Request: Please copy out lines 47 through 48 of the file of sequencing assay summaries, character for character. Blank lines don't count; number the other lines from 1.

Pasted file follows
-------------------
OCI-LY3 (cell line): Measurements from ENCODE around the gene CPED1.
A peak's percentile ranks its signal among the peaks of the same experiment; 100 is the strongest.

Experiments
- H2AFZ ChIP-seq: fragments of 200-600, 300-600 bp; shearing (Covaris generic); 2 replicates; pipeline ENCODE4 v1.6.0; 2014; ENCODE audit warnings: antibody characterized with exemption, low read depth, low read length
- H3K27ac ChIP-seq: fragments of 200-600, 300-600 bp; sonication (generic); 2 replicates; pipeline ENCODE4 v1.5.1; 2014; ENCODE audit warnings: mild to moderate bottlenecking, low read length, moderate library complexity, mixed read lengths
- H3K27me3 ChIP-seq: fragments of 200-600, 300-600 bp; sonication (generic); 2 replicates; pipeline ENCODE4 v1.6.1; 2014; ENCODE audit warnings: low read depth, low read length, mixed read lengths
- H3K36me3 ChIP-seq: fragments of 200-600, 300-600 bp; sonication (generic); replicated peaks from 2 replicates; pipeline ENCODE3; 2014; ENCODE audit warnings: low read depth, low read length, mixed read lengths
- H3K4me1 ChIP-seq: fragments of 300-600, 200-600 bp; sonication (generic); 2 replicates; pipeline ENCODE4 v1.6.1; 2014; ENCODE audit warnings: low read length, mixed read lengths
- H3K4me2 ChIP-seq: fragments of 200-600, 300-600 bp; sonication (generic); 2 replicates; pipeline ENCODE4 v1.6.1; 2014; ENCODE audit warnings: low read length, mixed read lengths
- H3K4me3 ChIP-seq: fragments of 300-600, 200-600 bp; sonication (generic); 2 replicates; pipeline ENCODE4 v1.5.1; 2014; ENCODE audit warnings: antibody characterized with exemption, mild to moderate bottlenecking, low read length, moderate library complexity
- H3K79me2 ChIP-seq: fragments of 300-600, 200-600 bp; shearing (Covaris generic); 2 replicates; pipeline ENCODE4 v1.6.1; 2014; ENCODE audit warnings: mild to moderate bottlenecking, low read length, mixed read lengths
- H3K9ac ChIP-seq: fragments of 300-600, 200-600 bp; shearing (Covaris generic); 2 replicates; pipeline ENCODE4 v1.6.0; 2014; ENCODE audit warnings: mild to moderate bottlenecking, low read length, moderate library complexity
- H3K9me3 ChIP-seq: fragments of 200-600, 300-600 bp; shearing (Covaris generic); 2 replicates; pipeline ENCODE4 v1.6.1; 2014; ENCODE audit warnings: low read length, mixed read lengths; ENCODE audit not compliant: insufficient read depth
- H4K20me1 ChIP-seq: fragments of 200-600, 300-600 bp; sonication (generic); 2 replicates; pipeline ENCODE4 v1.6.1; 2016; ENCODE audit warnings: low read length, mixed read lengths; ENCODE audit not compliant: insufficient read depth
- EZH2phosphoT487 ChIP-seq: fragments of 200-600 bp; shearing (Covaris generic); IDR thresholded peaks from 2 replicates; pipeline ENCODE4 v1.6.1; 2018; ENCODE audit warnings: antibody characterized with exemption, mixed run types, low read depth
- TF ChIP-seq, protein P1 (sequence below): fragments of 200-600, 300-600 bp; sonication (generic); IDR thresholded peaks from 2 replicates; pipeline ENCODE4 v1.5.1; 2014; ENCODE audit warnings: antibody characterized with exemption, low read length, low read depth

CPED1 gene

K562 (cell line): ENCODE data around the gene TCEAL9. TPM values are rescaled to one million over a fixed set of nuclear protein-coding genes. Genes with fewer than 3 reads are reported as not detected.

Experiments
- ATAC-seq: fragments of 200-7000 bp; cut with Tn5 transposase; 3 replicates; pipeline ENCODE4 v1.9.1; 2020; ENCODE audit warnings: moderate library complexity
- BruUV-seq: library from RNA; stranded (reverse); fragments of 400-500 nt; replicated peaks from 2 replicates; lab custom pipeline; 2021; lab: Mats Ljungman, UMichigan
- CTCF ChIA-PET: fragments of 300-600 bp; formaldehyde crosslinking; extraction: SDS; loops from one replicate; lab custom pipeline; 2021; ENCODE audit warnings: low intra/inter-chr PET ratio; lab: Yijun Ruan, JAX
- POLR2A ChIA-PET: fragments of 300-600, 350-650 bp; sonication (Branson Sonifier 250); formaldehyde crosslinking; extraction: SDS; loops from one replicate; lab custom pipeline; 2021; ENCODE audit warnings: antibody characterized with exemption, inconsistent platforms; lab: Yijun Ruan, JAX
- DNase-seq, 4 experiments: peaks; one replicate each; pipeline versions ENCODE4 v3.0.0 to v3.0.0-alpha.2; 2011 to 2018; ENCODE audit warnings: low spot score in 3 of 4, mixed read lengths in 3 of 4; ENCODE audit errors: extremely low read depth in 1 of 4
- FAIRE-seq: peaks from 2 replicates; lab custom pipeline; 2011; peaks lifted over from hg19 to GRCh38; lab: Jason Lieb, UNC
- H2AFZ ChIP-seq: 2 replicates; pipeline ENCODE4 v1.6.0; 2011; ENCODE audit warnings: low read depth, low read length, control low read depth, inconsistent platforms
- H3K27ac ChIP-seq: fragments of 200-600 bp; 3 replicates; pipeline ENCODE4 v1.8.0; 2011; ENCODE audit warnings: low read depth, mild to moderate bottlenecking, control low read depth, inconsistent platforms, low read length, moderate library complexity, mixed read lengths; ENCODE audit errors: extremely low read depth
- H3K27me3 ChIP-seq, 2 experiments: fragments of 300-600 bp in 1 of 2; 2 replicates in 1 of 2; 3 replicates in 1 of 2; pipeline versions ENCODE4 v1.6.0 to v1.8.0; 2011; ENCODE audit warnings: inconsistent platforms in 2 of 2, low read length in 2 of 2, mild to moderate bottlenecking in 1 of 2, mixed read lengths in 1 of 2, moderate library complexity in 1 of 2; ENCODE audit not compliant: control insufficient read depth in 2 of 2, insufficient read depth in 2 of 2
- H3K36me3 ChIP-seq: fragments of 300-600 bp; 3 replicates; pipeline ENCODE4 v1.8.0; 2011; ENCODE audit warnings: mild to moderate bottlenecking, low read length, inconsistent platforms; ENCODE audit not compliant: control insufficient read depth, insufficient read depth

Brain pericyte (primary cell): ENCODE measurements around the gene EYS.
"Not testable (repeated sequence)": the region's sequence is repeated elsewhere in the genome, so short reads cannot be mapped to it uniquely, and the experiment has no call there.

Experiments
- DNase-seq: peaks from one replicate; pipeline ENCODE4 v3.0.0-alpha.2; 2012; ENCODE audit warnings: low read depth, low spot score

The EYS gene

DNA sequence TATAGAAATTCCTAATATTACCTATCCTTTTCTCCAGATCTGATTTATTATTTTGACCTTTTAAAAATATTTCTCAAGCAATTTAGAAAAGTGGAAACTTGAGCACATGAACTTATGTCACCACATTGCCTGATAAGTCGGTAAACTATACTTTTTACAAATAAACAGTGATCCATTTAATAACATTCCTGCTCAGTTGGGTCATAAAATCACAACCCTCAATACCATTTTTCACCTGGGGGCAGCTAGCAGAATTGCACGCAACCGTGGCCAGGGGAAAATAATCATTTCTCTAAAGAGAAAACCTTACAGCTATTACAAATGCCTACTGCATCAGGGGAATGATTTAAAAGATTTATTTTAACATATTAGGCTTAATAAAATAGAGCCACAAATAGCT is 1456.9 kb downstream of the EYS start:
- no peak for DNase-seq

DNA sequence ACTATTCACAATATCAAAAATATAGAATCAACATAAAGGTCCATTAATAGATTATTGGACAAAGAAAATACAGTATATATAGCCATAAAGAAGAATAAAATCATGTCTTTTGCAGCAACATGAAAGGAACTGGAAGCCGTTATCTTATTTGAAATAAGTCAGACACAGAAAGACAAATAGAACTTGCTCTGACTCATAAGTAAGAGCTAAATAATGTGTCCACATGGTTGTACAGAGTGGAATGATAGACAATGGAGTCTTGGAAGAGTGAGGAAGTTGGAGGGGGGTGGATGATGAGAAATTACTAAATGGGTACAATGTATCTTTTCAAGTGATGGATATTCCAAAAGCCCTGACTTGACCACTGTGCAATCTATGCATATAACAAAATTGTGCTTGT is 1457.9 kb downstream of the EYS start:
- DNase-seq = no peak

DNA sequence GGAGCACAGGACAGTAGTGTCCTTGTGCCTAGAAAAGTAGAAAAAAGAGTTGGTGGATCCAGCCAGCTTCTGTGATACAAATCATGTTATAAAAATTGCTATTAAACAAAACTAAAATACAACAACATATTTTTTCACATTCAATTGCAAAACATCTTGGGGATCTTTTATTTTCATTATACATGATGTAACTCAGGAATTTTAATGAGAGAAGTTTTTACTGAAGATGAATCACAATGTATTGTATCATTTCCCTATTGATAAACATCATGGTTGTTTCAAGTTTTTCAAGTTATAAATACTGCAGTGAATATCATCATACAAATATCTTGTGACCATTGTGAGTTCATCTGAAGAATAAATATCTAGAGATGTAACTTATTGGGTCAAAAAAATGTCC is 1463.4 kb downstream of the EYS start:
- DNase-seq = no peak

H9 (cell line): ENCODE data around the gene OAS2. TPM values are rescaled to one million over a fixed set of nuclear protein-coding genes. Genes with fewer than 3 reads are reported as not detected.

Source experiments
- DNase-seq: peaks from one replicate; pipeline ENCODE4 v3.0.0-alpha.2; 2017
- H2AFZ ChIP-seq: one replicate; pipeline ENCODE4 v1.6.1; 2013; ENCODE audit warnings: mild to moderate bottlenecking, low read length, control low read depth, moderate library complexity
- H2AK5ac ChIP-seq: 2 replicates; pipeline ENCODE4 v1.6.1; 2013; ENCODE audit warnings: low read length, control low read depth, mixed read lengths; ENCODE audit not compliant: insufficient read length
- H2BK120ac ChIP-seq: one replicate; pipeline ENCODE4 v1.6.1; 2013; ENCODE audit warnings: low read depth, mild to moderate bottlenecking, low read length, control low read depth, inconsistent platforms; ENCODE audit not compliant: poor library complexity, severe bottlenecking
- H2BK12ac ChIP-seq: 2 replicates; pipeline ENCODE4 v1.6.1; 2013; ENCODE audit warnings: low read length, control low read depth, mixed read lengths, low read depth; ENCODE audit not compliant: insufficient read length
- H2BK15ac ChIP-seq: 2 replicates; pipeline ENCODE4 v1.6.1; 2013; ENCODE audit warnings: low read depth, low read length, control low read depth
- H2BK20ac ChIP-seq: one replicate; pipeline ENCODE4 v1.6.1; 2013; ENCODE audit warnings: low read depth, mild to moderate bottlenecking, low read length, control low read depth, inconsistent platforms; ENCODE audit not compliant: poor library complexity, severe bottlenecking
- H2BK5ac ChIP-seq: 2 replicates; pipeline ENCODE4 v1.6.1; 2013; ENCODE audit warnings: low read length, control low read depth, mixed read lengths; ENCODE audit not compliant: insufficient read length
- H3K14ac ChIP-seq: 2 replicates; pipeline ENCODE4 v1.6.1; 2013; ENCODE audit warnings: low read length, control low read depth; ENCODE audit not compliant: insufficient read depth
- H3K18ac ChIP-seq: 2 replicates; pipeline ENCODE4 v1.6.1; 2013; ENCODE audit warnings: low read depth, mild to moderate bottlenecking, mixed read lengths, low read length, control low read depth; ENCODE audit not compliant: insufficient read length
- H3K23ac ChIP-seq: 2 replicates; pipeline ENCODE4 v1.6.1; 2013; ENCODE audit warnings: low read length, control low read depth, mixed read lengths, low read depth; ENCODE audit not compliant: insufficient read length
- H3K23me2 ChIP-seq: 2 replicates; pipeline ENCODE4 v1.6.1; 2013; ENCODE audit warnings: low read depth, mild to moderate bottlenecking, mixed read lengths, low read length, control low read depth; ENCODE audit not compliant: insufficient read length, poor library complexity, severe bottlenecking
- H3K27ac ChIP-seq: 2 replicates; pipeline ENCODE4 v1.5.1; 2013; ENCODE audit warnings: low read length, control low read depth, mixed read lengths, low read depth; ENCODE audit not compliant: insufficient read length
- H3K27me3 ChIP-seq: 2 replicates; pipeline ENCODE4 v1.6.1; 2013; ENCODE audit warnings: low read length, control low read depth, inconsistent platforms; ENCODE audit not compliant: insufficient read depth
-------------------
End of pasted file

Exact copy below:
- H2BK12ac ChIP-seq: 2 replicates; pipeline ENCODE4 v1.6.1; 2013; ENCODE audit warnings: low read length, control low read depth, mixed read lengths, low read depth; ENCODE audit not compliant: insufficient read length
- H2BK15ac ChIP-seq: 2 replicates; pipeline ENCODE4 v1.6.1; 2013; ENCODE audit warnings: low read depth, low read length, control low read depth